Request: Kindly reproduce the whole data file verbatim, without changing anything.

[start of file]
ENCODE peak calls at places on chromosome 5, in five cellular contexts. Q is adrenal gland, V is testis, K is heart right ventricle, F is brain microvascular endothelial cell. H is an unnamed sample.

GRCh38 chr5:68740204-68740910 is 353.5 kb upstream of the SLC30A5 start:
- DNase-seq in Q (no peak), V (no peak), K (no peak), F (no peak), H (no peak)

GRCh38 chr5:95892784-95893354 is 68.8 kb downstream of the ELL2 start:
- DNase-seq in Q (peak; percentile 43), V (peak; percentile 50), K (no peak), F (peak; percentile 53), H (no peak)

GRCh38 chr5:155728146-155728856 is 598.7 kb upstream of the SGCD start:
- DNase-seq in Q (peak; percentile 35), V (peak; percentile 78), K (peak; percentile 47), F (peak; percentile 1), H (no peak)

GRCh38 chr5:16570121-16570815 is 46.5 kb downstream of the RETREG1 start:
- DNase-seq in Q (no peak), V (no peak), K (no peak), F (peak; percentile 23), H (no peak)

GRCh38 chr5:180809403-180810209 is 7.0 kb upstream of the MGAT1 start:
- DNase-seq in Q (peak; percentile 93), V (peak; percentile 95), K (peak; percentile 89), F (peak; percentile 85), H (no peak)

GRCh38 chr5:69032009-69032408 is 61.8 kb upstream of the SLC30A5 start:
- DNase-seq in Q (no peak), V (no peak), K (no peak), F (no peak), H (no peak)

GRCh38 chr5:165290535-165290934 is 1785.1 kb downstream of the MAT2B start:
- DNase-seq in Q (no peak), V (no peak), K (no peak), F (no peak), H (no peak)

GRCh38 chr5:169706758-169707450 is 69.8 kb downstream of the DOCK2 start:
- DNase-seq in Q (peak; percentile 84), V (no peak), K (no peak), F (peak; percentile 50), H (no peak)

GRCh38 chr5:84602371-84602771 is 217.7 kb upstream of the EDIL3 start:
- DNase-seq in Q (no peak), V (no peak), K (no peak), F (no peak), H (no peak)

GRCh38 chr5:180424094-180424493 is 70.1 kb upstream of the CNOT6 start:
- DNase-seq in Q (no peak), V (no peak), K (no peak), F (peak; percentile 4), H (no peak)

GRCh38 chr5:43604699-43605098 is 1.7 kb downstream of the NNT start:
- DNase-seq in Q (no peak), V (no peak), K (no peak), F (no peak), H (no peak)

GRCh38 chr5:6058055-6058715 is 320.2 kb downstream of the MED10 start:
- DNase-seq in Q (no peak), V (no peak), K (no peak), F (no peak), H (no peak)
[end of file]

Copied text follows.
ENCODE peak calls at places on chromosome 5, in five cellular contexts. Q is adrenal gland, V is testis, K is heart right ventricle, F is brain microvascular endothelial cell. H is an unnamed sample.

GRCh38 chr5:68740204-68740910 is 353.5 kb upstream of the SLC30A5 start:
- DNase-seq in Q (no peak), V (no peak), K (no peak), F (no peak), H (no peak)

GRCh38 chr5:95892784-95893354 is 68.8 kb downstream of the ELL2 start:
- DNase-seq in Q (peak; percentile 43), V (peak; percentile 50), K (no peak), F (peak; percentile 53), H (no peak)

GRCh38 chr5:155728146-155728856 is 598.7 kb upstream of the SGCD start:
- DNase-seq in Q (peak; percentile 35), V (peak; percentile 78), K (peak; percentile 47), F (peak; percentile 1), H (no peak)

GRCh38 chr5:16570121-16570815 is 46.5 kb downstream of the RETREG1 start:
- DNase-seq in Q (no peak), V (no peak), K (no peak), F (peak; percentile 23), H (no peak)

GRCh38 chr5:180809403-180810209 is 7.0 kb upstream of the MGAT1 start:
- DNase-seq in Q (peak; percentile 93), V (peak; percentile 95), K (peak; percentile 89), F (peak; percentile 85), H (no peak)

GRCh38 chr5:69032009-69032408 is 61.8 kb upstream of the SLC30A5 start:
- DNase-seq in Q (no peak), V (no peak), K (no peak), F (no peak), H (no peak)

GRCh38 chr5:165290535-165290934 is 1785.1 kb downstream of the MAT2B start:
- DNase-seq in Q (no peak), V (no peak), K (no peak), F (no peak), H (no peak)

GRCh38 chr5:169706758-169707450 is 69.8 kb downstream of the DOCK2 start:
- DNase-seq in Q (peak; percentile 84), V (no peak), K (no peak), F (peak; percentile 50), H (no peak)

GRCh38 chr5:84602371-84602771 is 217.7 kb upstream of the EDIL3 start:
- DNase-seq in Q (no peak), V (no peak), K (no peak), F (no peak), H (no peak)

GRCh38 chr5:180424094-180424493 is 70.1 kb upstream of the CNOT6 start:
- DNase-seq in Q (no peak), V (no peak), K (no peak), F (peak; percentile 4), H (no peak)

GRCh38 chr5:43604699-43605098 is 1.7 kb downstream of the NNT start:
- DNase-seq in Q (no peak), V (no peak), K (no peak), F (no peak), H (no peak)

GRCh38 chr5:6058055-6058715 is 320.2 kb downstream of the MED10 start:
- DNase-seq in Q (no peak), V (no peak), K (no peak), F (no peak), H (no peak)